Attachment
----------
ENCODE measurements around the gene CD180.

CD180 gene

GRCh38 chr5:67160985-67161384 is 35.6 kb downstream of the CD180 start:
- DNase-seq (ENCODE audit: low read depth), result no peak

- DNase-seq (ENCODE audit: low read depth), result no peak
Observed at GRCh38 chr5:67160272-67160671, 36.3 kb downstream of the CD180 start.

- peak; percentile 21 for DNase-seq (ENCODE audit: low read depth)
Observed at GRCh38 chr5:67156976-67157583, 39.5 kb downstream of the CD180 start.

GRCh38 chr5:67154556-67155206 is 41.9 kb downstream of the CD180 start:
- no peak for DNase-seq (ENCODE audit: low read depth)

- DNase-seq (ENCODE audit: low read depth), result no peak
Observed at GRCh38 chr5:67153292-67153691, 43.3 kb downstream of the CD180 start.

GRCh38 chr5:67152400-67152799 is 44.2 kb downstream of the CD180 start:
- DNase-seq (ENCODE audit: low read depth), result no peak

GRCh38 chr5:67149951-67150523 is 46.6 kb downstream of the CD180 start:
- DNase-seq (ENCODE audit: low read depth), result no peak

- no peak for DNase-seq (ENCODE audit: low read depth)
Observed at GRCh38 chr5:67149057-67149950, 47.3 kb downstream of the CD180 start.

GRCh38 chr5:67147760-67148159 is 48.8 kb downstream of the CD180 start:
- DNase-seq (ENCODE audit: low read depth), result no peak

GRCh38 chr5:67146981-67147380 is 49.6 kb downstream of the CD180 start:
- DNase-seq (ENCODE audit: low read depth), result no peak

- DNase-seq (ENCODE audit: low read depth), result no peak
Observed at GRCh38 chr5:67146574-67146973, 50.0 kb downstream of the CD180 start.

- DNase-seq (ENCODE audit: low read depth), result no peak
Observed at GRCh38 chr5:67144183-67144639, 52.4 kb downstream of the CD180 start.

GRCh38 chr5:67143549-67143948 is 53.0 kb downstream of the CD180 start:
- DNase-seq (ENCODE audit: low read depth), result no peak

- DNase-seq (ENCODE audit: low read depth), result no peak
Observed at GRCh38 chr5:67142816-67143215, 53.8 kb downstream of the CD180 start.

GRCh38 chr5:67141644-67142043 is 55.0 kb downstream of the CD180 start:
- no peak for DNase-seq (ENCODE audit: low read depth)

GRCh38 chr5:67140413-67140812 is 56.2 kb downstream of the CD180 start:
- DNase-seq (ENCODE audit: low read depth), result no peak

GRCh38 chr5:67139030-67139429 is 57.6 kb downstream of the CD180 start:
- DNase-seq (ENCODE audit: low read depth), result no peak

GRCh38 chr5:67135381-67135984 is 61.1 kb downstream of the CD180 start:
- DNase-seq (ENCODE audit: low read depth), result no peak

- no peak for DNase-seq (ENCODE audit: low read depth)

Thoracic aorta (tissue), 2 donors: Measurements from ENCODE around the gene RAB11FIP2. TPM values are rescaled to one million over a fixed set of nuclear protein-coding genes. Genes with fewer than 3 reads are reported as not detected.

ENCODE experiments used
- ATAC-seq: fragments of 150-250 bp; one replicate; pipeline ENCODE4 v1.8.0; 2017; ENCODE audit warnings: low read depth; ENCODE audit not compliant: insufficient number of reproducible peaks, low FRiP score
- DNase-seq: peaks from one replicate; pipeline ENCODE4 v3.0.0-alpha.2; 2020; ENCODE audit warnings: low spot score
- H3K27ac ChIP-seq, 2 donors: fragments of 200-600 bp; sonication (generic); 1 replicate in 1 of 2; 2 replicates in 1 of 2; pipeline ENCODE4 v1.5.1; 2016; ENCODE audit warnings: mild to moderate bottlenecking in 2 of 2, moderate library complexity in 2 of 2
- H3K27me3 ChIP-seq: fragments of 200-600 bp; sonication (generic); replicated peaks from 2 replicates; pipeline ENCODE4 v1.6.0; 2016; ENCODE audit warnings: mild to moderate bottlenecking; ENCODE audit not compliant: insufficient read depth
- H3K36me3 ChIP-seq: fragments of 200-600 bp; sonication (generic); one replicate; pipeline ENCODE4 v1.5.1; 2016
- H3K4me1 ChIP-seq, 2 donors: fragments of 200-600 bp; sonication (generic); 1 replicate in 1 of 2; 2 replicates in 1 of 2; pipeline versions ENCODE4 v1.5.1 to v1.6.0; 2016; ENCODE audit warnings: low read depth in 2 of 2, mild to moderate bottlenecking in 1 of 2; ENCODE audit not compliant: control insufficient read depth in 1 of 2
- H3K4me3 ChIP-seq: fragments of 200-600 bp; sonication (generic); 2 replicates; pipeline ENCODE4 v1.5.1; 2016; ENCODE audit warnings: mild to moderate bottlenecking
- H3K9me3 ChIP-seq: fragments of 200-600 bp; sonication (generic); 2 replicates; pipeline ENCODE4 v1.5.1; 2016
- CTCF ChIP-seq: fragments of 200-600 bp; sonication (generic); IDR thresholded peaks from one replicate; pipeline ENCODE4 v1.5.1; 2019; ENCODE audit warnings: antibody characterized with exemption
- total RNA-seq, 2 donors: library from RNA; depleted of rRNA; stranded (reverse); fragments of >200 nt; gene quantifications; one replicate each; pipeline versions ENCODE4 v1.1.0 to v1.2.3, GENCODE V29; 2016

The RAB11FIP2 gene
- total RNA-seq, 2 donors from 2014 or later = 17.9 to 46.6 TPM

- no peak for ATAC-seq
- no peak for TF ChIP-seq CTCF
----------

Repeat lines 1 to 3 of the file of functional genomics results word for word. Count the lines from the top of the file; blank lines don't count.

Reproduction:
ENCODE measurements around the gene CD180.

CD180 gene

GRCh38 chr5:67160985-67161384 is 35.6 kb downstream of the CD180 start: